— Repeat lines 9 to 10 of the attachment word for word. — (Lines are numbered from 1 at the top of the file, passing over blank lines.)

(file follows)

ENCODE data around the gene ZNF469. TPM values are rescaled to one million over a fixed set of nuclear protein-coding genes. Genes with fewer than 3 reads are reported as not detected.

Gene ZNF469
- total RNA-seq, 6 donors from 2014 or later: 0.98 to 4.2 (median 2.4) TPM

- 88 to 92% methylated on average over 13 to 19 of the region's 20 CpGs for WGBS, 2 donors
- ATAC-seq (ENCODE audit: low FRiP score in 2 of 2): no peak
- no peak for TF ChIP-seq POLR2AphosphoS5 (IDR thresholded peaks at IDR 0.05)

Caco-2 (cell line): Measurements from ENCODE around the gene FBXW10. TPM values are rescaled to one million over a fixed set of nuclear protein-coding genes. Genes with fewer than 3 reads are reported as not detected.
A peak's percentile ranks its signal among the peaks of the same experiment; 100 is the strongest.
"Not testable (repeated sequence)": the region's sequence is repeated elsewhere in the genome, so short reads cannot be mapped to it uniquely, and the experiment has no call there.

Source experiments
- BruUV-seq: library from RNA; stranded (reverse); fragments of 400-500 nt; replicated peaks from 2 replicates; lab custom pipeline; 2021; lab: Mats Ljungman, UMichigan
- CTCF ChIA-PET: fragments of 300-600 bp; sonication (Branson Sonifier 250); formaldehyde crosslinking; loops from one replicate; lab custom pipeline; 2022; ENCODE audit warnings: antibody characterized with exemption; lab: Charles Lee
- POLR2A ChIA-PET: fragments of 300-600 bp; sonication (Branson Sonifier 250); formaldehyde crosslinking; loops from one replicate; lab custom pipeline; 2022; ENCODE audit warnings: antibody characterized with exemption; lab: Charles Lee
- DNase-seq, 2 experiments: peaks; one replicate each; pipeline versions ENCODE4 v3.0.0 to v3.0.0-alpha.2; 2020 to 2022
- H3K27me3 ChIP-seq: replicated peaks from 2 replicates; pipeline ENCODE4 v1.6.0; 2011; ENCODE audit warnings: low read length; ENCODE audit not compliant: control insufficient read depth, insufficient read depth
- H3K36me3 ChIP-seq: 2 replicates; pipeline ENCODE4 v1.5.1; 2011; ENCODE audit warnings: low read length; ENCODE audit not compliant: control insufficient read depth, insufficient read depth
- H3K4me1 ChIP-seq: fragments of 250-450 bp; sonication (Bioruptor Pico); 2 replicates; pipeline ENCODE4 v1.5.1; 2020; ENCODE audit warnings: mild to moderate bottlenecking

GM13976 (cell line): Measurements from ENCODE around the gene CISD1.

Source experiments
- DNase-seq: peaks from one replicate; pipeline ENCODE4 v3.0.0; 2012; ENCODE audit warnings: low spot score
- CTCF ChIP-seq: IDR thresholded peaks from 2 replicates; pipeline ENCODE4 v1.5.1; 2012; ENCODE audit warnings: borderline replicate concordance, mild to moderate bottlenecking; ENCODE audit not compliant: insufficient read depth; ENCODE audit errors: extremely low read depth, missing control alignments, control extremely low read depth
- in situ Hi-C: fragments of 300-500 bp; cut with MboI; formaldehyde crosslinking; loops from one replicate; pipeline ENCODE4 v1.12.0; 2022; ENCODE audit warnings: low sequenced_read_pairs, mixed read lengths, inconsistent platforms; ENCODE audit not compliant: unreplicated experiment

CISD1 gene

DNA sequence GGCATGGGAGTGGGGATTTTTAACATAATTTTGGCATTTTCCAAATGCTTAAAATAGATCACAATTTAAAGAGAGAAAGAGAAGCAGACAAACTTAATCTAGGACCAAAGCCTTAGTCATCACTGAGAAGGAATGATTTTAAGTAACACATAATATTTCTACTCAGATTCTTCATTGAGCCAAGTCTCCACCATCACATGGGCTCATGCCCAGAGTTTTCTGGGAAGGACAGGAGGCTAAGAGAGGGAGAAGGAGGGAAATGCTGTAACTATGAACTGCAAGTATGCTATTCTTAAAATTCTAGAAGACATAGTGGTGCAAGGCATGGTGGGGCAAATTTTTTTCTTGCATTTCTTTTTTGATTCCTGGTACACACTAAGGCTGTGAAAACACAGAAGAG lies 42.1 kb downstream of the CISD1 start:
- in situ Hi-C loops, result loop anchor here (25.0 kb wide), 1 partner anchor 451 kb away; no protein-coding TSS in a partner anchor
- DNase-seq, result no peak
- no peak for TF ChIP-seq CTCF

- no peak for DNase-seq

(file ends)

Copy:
"Not testable (repeated sequence)": the region's sequence is repeated elsewhere in the genome, so short reads cannot be mapped to it uniquely, and the experiment has no call there.

Source experiments